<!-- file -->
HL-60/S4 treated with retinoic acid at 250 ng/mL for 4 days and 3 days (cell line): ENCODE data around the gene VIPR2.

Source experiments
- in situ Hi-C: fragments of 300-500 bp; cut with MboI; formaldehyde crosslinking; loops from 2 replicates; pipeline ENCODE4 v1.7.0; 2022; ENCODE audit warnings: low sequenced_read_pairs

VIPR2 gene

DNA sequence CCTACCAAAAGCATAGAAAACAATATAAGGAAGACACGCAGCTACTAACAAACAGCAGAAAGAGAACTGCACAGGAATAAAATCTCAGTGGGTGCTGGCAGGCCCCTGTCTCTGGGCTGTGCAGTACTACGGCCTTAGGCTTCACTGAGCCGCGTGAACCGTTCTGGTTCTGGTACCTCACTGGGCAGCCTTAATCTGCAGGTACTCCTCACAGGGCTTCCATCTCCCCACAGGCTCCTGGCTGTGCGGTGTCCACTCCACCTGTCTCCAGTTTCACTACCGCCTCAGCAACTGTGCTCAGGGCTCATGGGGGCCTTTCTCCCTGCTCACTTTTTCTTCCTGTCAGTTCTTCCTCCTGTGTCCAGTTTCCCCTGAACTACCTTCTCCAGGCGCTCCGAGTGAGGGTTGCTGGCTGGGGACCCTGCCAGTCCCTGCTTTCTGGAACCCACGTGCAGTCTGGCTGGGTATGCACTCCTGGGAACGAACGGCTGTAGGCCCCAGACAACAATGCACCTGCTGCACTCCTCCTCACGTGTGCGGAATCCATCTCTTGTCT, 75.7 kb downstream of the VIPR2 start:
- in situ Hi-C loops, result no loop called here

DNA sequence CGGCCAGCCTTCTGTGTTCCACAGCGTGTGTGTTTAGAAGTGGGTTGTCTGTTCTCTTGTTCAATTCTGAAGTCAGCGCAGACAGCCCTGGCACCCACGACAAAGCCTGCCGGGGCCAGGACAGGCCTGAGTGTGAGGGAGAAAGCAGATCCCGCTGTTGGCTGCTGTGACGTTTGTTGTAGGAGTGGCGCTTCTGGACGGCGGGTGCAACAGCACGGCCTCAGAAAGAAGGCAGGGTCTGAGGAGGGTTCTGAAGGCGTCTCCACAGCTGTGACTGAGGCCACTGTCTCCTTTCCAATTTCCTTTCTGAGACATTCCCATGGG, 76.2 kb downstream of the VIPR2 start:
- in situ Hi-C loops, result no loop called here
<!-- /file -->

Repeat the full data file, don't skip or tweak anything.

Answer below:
HL-60/S4 treated with retinoic acid at 250 ng/mL for 4 days and 3 days (cell line): ENCODE data around the gene VIPR2.

Source experiments
- in situ Hi-C: fragments of 300-500 bp; cut with MboI; formaldehyde crosslinking; loops from 2 replicates; pipeline ENCODE4 v1.7.0; 2022; ENCODE audit warnings: low sequenced_read_pairs

VIPR2 gene

DNA sequence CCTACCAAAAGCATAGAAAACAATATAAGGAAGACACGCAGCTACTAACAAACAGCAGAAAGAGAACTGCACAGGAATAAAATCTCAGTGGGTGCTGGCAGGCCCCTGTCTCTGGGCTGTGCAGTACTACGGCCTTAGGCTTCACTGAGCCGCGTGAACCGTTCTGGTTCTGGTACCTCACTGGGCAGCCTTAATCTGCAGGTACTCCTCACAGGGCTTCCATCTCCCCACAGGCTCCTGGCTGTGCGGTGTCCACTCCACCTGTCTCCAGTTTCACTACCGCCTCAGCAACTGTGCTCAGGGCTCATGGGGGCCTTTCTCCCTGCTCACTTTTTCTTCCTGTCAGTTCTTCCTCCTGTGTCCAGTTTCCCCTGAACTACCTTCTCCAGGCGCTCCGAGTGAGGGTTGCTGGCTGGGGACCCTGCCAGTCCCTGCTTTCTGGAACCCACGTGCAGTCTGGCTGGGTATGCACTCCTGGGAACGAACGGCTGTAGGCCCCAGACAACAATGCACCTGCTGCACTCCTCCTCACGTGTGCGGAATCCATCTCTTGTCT, 75.7 kb downstream of the VIPR2 start:
- in situ Hi-C loops, result no loop called here

DNA sequence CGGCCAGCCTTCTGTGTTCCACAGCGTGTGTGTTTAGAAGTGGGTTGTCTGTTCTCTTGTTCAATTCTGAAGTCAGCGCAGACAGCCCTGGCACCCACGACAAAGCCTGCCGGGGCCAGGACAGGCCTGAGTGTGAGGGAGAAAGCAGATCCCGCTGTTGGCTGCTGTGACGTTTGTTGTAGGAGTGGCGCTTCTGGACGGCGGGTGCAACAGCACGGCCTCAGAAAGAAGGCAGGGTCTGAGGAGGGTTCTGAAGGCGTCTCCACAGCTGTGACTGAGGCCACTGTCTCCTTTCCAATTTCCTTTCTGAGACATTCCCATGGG, 76.2 kb downstream of the VIPR2 start:
- in situ Hi-C loops, result no loop called here